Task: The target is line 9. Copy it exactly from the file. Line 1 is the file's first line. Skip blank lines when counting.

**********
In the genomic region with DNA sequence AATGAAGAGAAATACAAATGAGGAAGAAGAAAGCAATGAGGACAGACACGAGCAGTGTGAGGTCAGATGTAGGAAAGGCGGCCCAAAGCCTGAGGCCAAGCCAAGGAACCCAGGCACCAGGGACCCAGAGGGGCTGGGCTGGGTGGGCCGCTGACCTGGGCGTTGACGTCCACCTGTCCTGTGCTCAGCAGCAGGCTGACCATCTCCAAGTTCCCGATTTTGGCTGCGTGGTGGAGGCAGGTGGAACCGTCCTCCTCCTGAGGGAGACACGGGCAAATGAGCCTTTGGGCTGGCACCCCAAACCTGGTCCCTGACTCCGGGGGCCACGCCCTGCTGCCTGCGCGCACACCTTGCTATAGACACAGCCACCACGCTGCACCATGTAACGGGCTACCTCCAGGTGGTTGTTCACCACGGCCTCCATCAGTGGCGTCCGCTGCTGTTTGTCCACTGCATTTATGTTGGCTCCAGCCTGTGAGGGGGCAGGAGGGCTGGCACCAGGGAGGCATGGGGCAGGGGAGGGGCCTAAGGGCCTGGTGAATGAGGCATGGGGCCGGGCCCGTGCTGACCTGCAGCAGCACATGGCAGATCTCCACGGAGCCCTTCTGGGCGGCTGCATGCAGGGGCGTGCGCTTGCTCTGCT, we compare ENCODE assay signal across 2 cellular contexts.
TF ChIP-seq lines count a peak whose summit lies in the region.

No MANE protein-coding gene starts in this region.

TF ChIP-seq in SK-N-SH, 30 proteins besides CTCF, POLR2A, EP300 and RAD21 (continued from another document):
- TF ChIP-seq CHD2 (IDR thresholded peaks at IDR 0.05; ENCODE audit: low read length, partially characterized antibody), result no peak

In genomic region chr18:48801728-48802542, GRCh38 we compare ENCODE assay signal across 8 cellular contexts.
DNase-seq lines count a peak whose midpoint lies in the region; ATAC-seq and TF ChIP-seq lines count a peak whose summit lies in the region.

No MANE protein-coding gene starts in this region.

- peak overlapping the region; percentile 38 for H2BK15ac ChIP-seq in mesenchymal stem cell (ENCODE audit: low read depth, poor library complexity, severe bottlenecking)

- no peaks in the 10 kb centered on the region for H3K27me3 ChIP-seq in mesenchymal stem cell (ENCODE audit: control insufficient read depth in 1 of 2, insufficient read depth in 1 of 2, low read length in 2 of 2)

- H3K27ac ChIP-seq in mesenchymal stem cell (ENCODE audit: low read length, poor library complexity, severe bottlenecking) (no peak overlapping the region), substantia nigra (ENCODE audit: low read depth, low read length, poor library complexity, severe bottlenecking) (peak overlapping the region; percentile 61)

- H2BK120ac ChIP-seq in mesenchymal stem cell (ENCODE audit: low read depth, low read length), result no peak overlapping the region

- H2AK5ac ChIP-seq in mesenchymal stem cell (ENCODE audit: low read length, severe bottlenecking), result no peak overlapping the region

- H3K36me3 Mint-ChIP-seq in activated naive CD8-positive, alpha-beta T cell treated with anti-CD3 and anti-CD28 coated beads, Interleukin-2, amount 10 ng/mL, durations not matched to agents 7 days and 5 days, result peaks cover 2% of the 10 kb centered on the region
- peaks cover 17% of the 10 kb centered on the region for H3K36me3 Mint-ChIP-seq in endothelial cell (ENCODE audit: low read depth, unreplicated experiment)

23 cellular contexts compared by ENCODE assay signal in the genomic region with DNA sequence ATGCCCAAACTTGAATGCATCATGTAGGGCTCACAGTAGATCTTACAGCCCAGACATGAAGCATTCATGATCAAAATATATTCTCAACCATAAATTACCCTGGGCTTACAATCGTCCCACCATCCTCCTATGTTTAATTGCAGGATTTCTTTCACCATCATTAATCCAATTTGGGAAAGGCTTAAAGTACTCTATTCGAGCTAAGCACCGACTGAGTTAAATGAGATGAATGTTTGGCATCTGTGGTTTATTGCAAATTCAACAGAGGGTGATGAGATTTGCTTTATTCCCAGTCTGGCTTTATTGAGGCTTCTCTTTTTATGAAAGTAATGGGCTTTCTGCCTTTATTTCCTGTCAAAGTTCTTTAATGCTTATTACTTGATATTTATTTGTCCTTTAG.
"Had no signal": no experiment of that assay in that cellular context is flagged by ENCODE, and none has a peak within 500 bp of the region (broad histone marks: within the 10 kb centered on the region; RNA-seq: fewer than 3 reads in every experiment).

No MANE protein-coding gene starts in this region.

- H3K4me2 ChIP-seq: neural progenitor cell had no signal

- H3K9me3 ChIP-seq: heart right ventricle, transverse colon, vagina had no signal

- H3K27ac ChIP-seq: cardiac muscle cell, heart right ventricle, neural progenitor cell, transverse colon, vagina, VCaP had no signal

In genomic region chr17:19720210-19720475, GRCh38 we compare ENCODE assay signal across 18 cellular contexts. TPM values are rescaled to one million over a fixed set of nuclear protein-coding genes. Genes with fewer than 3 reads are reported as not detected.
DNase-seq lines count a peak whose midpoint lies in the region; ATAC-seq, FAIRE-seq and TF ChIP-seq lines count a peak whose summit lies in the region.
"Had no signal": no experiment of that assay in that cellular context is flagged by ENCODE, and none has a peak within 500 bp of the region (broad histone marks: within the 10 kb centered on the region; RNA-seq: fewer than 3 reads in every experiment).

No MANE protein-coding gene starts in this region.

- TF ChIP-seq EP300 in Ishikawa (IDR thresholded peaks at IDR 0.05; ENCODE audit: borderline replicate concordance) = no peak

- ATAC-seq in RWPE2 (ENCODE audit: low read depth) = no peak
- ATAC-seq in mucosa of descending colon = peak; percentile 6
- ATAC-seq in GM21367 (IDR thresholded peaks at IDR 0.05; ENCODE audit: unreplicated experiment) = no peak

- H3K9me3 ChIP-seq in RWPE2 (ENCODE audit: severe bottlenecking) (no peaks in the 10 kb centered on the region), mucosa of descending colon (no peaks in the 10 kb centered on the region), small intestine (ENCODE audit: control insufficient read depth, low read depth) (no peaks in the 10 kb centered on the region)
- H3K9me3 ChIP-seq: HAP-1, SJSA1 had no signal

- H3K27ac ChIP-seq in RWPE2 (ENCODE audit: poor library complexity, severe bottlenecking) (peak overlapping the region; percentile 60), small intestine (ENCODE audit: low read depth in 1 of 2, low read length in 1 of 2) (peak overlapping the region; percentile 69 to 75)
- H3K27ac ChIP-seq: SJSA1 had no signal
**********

- peak overlapping the region; percentile 38 for H2BK15ac ChIP-seq in mesenchymal stem cell (ENCODE audit: low read depth, poor library complexity, severe bottlenecking)